This Week in History: February 28th to March 5th

February 29, 2020

March 1st:

On this day in 1941, an earthquake occurred in Larissa around 6 AM leaving 40 people dead and thousands homeless. During the period 1941-1980 Thessalia (Eastern Central Greece) experienced a series of strong earthquakes, which caused damage to a large number of localities and to all its major towns. According to the New York Times article published the day after the March first quake, more than 19,000 were said to be homeless. The prefect at Larissa, in an appeal for help, telegraphed authorities in Athens that nearly two-thirds of the city’s population was driven to the streets. The government sent several special relief trains to the city while troop detachments dug into the wreckage to rescue the imprisoned. Royal Air Force bombers carried heavy loads of medical and other supplies from Athens to the earthquake area. British rescuers were also engaged in the help efforts as well. Final reports stated that 10% of the city’s buildings had been completely destroyed and 60% were seriously damaged.

March 3rd:

On this day in 1968, five foreign embassies, including the Greek embassy, as well as a U.S. Army officers club were subjected to bomb attacks in London, The Hague, and Turin during an unprecedented rash of violations of diplomatic sanctity in the brief time frame of a few hours. In The Hague, bombs exploded in the Greek, Portuguese, and Spanish embassies and Police raced to the U.S. embassy after an anonymous telephone caller warned it would be bombed as well. No casualties were reported among the staff of the three embassies, but six firemen and four policemen were taken to the hospital with injuries after the first two explosions. Police said the blasts at the Greek and Spanish embassies caused considerable damage. The Hague Police believed the bombing of the embassies were acts of protest against the governments of the countries involved.

Coincidentally, also on this day in 1945 (during World War II), the Royal Air Force mistakenly targeted and bombed the Bezuidenhout neighborhood in the Dutch city of The Hague. At the time, the neighborhood was more densely populated than usual with evacuees from The Hague and Wassenaar. Tens of thousands were left homeless and had to be quartered in the Eastern and Central Netherlands. The British bomber crews had intended to bomb the Haagse Bos (Forest of the Hague) district where the Germans had installed V-2 launching facilities that had been used to attack English cities. However, the pilots were issued with the wrong coordinates so the navigational instruments of the bombers had been set incorrectly, and combined with fog and clouds which obscured their vision, the bombs were instead dropped on the residential neighborhood.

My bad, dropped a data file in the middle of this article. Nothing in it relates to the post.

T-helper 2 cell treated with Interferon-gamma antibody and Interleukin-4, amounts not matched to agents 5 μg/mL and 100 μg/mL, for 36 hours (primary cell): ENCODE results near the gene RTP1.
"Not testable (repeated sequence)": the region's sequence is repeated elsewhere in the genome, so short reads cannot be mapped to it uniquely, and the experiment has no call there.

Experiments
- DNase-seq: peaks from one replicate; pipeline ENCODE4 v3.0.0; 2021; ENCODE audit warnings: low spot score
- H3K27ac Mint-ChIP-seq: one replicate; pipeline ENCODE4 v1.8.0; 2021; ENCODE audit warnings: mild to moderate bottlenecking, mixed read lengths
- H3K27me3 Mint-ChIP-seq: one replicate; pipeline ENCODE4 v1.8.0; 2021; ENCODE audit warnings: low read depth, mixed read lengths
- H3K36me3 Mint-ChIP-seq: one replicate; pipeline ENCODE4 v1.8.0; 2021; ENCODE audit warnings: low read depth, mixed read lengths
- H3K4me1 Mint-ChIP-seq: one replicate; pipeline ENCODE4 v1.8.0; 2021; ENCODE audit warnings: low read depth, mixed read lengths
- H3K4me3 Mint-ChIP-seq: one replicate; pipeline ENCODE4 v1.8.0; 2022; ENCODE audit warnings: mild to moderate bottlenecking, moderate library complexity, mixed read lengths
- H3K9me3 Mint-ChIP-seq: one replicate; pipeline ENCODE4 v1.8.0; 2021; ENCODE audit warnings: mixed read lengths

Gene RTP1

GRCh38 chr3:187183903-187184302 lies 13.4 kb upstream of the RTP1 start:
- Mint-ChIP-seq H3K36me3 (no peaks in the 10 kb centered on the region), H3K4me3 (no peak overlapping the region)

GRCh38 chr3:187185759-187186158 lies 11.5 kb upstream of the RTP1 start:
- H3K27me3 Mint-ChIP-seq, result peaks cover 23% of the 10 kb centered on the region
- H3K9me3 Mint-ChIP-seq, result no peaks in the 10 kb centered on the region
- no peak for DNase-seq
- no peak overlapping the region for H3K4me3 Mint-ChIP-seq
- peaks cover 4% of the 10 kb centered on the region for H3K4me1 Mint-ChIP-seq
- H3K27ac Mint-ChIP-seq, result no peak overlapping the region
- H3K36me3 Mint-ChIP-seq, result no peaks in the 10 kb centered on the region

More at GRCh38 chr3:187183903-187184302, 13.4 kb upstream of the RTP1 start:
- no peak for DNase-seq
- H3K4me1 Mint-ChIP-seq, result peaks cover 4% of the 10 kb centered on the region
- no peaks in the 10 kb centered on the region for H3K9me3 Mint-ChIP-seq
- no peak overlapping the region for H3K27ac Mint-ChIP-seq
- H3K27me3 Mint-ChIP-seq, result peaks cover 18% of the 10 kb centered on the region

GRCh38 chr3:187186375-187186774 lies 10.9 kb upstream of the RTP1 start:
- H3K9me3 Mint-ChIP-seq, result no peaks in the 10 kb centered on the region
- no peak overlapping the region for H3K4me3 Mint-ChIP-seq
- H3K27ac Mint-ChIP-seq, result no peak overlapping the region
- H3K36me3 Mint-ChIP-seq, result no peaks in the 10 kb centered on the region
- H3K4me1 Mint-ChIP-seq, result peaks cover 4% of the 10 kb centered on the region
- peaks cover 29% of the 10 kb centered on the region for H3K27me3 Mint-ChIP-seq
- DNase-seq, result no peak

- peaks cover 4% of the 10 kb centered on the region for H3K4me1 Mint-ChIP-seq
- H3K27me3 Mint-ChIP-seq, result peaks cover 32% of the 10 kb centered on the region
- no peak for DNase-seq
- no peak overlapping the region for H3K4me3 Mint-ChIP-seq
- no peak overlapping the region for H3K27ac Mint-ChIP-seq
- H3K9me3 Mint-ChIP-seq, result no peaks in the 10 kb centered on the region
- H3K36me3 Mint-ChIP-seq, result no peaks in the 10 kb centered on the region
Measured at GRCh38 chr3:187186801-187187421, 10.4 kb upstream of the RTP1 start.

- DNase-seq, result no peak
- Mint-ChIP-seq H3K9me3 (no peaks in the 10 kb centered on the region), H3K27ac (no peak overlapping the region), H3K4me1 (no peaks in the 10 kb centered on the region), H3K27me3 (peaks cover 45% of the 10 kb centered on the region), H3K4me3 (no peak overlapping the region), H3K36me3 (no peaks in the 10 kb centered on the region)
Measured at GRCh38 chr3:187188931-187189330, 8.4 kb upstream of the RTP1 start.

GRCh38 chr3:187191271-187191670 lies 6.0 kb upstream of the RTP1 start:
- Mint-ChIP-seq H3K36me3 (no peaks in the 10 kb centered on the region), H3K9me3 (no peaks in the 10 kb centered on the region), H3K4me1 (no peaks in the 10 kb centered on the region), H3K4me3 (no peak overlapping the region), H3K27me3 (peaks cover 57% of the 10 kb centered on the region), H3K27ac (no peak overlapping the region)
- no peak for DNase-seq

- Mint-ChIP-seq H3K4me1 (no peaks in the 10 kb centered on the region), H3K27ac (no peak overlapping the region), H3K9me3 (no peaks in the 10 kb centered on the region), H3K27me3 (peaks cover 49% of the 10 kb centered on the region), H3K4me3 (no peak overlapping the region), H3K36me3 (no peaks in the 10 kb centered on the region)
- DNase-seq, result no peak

March 4th:

On this day in 2008, Elena Nathanael, the Greek film actress, passed away at the age of 61. Born in Athens, Nathanael was the daughter of a wealthy textile designer and manufacturer. Her impressively good looks got her noticed in the 1960s by producers and directors of the then-flourishing Greek cinema. After studying drama at the Pelos Katselis Drama School, Nathanael got her first screen part in the 1963 movie. She often played a beautiful but spoiled Athenian rich girl. In 1968, she received a best actress award at the Salonica film festival in the movie Rendez-vous with a Stranger. In the early seventies she established her screen persona (that of a free-spirited, beautiful young woman) and became something of a fashion icon but with the abrupt decline of the Greek commercial cinema in 1973 her career came to a halt. After a seven-year absence she made a comeback of sorts with a number of straight-to-video movies, usually light comedies. Her trademark became her jet black, lustrous and waist-length hair. In the later years of her life, she lived in Evia with her partner, former Olympiacos football player Tasos Mitropoulos, where she was actively involved with wine production. She died after a lengthy battle with lung cancer and was survived by her daughter, Inka.



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